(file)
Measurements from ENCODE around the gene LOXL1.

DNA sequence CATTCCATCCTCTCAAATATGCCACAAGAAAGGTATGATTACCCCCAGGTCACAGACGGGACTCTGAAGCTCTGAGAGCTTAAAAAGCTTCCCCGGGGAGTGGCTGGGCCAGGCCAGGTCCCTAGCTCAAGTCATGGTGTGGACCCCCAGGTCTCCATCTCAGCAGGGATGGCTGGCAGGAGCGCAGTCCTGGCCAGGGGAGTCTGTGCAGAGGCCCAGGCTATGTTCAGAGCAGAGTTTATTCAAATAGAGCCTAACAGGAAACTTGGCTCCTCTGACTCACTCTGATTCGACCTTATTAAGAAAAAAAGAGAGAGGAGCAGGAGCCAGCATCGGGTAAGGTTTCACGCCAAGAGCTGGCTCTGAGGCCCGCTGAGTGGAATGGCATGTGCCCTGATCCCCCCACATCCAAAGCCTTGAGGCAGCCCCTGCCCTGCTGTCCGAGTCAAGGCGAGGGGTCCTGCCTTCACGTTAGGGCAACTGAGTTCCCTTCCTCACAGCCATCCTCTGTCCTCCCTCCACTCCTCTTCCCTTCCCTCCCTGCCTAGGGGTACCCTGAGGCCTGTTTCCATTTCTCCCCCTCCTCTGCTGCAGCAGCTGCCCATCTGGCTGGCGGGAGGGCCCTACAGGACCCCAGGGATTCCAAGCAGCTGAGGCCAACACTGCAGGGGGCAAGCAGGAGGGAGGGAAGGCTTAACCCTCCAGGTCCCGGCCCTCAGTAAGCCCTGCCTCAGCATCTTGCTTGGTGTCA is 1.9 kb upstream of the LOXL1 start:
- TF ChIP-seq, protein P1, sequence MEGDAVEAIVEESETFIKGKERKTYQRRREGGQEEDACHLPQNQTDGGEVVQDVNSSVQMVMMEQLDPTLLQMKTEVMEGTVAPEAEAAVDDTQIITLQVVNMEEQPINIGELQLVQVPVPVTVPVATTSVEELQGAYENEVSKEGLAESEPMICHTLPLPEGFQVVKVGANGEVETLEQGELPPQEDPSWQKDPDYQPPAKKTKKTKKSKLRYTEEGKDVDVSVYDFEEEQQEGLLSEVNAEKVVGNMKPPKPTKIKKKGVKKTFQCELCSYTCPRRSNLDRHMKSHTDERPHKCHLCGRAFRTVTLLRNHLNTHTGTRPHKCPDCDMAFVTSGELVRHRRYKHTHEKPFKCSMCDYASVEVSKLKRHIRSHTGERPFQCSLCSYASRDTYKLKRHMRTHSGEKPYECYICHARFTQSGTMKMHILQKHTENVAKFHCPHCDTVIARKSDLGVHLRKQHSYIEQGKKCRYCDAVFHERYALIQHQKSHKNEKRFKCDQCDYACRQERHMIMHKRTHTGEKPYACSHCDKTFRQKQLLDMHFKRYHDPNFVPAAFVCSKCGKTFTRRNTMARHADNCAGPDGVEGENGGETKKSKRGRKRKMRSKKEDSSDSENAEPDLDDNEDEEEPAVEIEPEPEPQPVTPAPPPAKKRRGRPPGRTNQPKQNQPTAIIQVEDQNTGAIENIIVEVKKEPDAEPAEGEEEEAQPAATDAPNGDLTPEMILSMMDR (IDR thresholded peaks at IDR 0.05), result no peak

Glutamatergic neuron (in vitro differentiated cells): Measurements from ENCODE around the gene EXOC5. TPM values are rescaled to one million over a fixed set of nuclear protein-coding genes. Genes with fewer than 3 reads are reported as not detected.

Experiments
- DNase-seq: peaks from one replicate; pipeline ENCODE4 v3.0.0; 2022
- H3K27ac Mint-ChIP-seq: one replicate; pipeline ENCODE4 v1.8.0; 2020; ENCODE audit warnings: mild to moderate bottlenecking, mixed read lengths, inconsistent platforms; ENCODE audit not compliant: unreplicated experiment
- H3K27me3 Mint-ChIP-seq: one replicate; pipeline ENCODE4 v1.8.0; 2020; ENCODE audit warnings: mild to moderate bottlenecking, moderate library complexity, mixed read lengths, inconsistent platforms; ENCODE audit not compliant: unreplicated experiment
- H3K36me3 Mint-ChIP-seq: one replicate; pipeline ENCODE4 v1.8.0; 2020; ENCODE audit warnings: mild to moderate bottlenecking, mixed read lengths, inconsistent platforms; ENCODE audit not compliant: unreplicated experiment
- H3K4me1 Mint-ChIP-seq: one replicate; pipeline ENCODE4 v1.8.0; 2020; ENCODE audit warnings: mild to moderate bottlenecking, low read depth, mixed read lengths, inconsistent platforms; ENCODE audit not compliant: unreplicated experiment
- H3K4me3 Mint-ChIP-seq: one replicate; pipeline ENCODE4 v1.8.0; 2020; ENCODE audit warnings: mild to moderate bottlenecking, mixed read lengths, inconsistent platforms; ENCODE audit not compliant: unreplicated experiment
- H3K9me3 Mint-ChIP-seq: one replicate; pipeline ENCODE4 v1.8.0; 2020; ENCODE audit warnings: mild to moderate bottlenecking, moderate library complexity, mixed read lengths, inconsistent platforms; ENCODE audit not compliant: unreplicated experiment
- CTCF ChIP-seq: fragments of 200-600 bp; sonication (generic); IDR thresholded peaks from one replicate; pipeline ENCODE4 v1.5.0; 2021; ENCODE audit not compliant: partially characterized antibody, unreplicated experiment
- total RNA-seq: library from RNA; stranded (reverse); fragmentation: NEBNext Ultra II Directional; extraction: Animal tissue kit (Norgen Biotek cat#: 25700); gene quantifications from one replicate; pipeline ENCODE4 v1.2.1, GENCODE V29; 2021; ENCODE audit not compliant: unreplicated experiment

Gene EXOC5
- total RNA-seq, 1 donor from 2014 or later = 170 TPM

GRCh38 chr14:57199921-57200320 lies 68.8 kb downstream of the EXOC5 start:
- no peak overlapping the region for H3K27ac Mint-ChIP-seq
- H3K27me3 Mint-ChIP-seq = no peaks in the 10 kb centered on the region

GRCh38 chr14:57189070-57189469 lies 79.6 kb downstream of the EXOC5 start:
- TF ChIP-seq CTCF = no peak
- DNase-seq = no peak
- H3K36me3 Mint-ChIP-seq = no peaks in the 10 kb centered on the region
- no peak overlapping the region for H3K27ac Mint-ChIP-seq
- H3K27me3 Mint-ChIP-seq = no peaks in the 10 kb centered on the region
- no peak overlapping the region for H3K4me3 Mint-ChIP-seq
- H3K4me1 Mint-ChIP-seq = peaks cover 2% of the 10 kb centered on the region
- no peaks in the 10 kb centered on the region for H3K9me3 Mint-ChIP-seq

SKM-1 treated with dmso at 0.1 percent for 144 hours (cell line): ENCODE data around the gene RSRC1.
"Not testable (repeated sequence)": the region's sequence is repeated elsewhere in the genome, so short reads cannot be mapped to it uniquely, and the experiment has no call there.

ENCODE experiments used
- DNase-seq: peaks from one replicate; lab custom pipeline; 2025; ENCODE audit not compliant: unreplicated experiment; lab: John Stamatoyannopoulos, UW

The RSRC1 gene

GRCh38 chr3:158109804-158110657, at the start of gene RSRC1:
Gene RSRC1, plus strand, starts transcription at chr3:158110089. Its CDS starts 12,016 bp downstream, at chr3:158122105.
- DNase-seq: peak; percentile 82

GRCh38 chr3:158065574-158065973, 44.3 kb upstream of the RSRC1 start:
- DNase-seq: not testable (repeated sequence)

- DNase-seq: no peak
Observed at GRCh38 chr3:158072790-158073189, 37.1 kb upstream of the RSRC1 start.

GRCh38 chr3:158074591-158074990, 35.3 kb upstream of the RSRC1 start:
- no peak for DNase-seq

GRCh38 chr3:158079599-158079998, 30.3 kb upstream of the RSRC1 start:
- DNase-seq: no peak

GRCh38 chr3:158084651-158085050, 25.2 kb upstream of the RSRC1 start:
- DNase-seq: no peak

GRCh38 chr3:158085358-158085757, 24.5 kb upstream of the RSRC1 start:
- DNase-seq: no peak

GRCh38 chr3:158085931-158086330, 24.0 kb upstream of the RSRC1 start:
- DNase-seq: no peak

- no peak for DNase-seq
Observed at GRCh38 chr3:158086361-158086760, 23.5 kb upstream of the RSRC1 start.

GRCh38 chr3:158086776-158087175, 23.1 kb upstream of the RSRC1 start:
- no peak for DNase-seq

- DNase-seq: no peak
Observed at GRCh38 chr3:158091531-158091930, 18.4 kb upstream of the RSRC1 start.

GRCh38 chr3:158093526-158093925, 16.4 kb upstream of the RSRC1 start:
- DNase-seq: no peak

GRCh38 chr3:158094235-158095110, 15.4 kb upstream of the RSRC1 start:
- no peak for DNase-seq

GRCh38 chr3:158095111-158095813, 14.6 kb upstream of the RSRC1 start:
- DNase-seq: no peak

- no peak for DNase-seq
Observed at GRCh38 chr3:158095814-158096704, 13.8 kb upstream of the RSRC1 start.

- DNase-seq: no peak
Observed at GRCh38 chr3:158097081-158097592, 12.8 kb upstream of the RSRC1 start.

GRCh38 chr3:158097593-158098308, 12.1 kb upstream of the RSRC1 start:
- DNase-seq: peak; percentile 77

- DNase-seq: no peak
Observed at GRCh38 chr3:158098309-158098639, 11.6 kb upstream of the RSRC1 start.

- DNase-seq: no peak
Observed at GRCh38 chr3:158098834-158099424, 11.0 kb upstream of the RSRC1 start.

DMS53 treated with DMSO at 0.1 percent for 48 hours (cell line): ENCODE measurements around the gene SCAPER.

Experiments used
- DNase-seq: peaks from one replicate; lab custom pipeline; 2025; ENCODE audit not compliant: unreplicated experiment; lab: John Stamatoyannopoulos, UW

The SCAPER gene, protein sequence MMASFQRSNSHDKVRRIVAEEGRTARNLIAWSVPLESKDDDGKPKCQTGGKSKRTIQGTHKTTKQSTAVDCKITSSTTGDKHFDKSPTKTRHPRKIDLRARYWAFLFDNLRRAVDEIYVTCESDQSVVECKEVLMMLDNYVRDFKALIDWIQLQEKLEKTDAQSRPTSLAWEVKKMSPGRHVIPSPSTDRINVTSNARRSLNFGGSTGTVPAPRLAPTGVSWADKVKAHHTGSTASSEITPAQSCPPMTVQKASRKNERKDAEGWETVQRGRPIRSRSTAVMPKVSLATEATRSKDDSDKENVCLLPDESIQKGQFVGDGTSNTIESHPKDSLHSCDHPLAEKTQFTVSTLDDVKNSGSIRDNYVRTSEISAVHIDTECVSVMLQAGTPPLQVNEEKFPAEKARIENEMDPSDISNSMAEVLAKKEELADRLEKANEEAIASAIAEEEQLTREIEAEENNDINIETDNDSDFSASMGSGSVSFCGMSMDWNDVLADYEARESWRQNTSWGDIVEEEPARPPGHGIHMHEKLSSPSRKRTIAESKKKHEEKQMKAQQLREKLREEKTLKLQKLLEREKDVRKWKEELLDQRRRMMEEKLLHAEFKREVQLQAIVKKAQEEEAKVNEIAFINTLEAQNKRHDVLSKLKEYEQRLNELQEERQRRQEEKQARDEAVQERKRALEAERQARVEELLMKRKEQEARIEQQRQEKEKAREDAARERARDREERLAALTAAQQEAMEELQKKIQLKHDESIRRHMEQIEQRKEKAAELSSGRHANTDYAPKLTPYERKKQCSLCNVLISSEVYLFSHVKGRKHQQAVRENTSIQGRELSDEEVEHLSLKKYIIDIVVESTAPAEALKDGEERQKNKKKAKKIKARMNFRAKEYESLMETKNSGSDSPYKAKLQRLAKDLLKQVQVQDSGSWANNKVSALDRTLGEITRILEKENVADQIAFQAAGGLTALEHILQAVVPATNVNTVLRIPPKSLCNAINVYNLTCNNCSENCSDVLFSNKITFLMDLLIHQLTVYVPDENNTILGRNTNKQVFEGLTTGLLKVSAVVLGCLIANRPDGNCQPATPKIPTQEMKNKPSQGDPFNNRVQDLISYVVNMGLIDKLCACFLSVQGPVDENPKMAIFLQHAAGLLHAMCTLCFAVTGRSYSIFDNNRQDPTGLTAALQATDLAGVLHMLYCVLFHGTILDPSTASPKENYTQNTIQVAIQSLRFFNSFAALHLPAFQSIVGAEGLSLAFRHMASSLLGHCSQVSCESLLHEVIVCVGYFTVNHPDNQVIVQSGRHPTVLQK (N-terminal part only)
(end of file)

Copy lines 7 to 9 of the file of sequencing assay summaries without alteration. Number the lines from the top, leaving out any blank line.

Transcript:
- H3K27ac Mint-ChIP-seq: one replicate; pipeline ENCODE4 v1.8.0; 2020; ENCODE audit warnings: mild to moderate bottlenecking, mixed read lengths, inconsistent platforms; ENCODE audit not compliant: unreplicated experiment
- H3K27me3 Mint-ChIP-seq: one replicate; pipeline ENCODE4 v1.8.0; 2020; ENCODE audit warnings: mild to moderate bottlenecking, moderate library complexity, mixed read lengths, inconsistent platforms; ENCODE audit not compliant: unreplicated experiment
- H3K36me3 Mint-ChIP-seq: one replicate; pipeline ENCODE4 v1.8.0; 2020; ENCODE audit warnings: mild to moderate bottlenecking, mixed read lengths, inconsistent platforms; ENCODE audit not compliant: unreplicated experiment